AS: Fed moves

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I’ve been recommending the following for the Fed for quite a while (see Proposals for the Fed):

  1. Lower the discount rate the Fed Funds rate and:
    1. Accept a pledge of any bank legal collateral from any member bank.
    2. Impose no restriction on quantity borrowed.
    3. Impose no restriction on the duration of any member bank borrowing.
  1. Likewise, remove collateral restrictions on the TAF operations.
    1. Set the maturity and interest rate for each TAF operation.
    2. Leave demand open-ended, rather than the current policy of limiting quantity.

Failure to implement the above shows a failure to understand fundamental monetary operations.

These policy changes would alleviate critical liquidity issues, and not, per se, alter net bank reserve demand (not that the size of the bank reserve ‘matters’).

Part of the current crisis is due to the failure to implement the above changes that would have:

  1. Normalized bank liquidity.
  2. Prevented the forced sales of investment grade, unimpaired, bank legal assets.
  3. Allowed banks to finance bank legal assets for third parties.
  4. Allowed markets to function to deleverage impaired assets.

The Fed is slowly moving in that direction, but, unfortunately, not proactively to ‘fix’ a flawed institutional structure, but reactively as things fall apart in no small part due to lack of action:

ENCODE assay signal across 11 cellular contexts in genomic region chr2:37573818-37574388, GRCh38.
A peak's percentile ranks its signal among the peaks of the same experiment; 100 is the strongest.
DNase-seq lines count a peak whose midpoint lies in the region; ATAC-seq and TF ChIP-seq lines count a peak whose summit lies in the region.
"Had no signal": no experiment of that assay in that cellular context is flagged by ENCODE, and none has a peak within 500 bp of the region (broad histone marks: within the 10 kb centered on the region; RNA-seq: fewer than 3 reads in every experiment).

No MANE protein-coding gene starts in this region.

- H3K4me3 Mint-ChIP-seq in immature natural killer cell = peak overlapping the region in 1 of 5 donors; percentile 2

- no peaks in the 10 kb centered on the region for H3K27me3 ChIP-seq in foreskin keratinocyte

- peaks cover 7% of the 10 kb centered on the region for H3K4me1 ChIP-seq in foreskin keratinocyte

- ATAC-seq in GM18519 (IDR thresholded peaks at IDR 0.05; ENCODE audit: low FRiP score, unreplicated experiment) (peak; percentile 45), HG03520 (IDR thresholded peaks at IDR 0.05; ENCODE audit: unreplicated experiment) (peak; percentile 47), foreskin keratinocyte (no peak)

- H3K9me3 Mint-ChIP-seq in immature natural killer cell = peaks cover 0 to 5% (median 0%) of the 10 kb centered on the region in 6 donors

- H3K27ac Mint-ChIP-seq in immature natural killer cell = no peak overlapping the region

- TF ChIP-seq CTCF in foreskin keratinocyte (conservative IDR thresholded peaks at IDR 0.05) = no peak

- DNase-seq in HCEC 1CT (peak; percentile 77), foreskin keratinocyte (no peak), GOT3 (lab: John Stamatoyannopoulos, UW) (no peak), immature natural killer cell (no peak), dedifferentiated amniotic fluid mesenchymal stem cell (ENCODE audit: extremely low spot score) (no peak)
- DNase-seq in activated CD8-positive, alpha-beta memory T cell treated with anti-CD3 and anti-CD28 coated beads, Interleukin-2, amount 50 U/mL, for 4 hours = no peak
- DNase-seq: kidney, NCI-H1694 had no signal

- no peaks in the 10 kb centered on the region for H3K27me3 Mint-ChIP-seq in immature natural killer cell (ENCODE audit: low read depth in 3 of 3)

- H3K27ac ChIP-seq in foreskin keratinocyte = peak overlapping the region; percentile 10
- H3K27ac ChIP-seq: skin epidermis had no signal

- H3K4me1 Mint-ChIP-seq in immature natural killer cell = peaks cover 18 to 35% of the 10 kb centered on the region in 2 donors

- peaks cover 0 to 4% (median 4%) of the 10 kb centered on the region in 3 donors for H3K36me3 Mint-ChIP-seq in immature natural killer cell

Federal Reserve lowers standards for collateral from primary dealers

The collateral eligible to be pledged at the Primary Dealer Credit Facility (PDCF) has been broadened to closely match the types of collateral that can be pledged in the tri-party repo systems of the two major clearing banks. Previously, PDCF collateral had been limited to investment-grade debt securities.

The collateral for the Term Securities Lending Facility (TSLF) also has been expanded; eligible collateral for Schedule 2 auctions will now include all investment-grade debt securities. Previously, only Treasury securities, agency securities, and AAA-rated mortgage-backed and asset-backed securities could be pledged.

These changes represent a significant broadening in the collateral accepted under both programs and should enhance the effectiveness of these facilities in supporting the liquidity of primary dealers and financial markets more generally.

Also, Schedule 2 TSLF auctions will be conducted each week; previously, Schedule 2 auctions had been conducted every two weeks. In addition, the amounts offered under Schedule 2 auctions will be increased to a total of $150 billion, from a total of $125 billion. Amounts offered in Schedule 1 auctions will remain at a total of $50 billion. Thus, the total amount offered in the TSLF program will rise to $200 billion from $175 billion.

The Board also adopted an interim final rule that provides a temporary exception to the limitations in section 23A of the Federal Reserve Act. It allows all insured depository institutions to provide liquidity to their affiliates for assets typically funded in the tri-party repo market. This exception expires on January 30, 2009, unless extended by the Board, and is subject to various conditions to promote safety and soundness.